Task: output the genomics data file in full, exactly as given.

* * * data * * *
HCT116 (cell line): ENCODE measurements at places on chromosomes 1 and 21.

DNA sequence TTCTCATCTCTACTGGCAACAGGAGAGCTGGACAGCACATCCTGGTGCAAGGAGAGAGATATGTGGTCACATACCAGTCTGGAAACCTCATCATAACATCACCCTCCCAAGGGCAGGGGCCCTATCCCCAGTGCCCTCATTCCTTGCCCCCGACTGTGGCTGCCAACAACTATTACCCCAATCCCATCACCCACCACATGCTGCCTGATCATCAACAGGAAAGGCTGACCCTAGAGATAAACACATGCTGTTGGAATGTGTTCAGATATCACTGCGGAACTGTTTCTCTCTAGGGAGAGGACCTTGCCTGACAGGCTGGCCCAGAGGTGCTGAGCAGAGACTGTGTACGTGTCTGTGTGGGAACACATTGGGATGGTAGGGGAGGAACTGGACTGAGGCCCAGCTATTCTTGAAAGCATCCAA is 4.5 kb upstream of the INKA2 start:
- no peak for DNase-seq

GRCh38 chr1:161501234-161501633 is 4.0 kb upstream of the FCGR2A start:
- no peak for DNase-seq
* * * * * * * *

HCT116 (cell line): ENCODE measurements at places on chromosomes 1 and 21.

DNA sequence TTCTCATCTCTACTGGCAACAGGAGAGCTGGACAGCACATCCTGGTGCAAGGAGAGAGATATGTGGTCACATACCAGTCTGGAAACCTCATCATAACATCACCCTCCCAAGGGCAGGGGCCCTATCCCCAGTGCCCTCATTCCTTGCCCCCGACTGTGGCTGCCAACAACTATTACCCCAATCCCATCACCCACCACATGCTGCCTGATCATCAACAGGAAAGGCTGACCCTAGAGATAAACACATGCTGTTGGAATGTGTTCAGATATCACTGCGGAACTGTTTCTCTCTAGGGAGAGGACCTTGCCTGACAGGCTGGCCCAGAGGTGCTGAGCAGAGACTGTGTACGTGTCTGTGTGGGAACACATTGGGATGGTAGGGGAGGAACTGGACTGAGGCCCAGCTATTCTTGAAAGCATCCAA is 4.5 kb upstream of the INKA2 start:
- no peak for DNase-seq

GRCh38 chr1:161501234-161501633 is 4.0 kb upstream of the FCGR2A start:
- no peak for DNase-seq